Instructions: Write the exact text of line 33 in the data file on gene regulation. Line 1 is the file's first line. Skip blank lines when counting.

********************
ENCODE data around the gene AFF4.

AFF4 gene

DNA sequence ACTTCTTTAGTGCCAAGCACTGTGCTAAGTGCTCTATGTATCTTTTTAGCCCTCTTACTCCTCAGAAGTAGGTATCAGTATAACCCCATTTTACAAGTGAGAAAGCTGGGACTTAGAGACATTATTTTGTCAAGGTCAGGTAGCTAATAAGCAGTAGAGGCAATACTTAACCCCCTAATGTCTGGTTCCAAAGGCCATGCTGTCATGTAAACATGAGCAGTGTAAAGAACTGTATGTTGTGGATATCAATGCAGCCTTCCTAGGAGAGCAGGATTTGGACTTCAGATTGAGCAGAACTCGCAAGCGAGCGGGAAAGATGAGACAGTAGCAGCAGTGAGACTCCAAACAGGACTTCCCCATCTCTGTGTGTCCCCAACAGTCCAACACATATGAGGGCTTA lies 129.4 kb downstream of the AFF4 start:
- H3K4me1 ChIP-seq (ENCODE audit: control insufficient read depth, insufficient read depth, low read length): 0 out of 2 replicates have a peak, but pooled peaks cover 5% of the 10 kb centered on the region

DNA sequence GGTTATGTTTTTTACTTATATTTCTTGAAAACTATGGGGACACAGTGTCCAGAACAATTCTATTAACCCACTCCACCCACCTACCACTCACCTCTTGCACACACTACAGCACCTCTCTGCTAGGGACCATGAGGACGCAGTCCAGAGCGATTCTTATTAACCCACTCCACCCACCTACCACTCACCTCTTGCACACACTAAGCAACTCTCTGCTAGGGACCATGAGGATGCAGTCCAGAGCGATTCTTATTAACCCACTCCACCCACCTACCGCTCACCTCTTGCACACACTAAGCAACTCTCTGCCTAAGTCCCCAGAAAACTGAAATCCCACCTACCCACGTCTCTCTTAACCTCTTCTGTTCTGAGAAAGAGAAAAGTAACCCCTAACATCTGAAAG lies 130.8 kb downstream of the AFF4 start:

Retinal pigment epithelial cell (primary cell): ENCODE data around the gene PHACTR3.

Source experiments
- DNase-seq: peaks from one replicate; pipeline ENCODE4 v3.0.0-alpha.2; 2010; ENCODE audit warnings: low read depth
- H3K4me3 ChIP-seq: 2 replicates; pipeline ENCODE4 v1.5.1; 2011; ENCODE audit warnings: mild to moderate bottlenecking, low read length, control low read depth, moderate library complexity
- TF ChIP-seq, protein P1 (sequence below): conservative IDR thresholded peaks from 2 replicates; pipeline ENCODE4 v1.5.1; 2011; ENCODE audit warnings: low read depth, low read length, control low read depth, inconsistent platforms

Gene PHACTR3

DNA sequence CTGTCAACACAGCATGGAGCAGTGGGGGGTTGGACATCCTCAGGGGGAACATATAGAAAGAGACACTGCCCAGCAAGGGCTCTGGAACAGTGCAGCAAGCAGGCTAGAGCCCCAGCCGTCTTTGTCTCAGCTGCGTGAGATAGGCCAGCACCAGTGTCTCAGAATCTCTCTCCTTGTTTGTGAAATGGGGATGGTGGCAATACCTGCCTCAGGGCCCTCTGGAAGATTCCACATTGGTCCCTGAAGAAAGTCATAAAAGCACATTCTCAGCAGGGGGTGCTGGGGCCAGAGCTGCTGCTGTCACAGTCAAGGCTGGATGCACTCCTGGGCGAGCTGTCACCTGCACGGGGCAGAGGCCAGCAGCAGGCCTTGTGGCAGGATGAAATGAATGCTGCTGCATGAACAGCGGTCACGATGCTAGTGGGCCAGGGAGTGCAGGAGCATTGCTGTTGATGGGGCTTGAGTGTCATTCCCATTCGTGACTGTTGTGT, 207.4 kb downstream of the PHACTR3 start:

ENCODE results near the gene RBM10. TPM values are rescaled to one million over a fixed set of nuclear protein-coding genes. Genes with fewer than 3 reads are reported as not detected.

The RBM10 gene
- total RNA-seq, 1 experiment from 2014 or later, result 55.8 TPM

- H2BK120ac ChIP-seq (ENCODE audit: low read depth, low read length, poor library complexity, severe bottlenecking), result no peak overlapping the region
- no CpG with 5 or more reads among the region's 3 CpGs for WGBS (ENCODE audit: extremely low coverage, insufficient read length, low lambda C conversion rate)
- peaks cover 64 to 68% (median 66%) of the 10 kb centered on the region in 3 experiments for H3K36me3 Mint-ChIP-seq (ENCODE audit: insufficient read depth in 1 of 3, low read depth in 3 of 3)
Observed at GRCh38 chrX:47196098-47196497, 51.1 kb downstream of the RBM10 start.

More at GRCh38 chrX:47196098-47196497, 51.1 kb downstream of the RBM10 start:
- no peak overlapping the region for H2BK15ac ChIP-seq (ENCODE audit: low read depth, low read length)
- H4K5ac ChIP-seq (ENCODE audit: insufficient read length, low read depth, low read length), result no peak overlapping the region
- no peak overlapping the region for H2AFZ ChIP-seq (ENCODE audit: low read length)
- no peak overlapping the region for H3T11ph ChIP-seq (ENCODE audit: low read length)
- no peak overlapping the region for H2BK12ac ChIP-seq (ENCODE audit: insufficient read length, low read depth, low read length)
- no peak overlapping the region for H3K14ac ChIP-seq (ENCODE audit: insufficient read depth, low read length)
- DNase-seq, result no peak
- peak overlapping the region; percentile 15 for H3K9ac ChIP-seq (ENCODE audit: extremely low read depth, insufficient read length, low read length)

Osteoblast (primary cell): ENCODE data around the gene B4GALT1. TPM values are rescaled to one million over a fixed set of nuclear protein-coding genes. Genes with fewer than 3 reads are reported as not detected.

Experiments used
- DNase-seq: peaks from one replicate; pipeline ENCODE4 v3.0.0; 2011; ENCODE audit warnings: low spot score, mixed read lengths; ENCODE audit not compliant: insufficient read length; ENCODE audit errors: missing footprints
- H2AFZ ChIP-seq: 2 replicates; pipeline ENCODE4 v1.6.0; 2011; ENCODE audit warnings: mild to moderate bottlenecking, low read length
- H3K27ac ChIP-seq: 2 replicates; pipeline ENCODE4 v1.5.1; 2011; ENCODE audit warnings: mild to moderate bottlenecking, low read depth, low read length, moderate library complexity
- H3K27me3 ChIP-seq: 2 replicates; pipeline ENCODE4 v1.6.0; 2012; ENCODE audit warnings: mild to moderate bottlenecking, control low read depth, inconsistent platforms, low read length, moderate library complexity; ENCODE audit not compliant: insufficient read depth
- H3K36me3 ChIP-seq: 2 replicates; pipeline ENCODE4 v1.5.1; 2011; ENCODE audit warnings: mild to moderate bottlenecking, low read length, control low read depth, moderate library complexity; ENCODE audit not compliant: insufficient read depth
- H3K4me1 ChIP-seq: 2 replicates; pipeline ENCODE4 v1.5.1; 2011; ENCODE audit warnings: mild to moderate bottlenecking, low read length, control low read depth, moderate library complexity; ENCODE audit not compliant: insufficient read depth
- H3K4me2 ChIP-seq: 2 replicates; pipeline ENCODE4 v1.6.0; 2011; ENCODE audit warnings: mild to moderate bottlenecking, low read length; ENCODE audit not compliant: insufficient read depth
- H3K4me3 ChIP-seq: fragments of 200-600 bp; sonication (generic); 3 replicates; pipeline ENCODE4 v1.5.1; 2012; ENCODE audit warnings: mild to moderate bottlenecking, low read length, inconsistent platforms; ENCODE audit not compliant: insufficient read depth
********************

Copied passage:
- H3K27ac ChIP-seq: 2 replicates; pipeline ENCODE4 v1.5.1; 2011; ENCODE audit warnings: mild to moderate bottlenecking, low read depth, low read length, moderate library complexity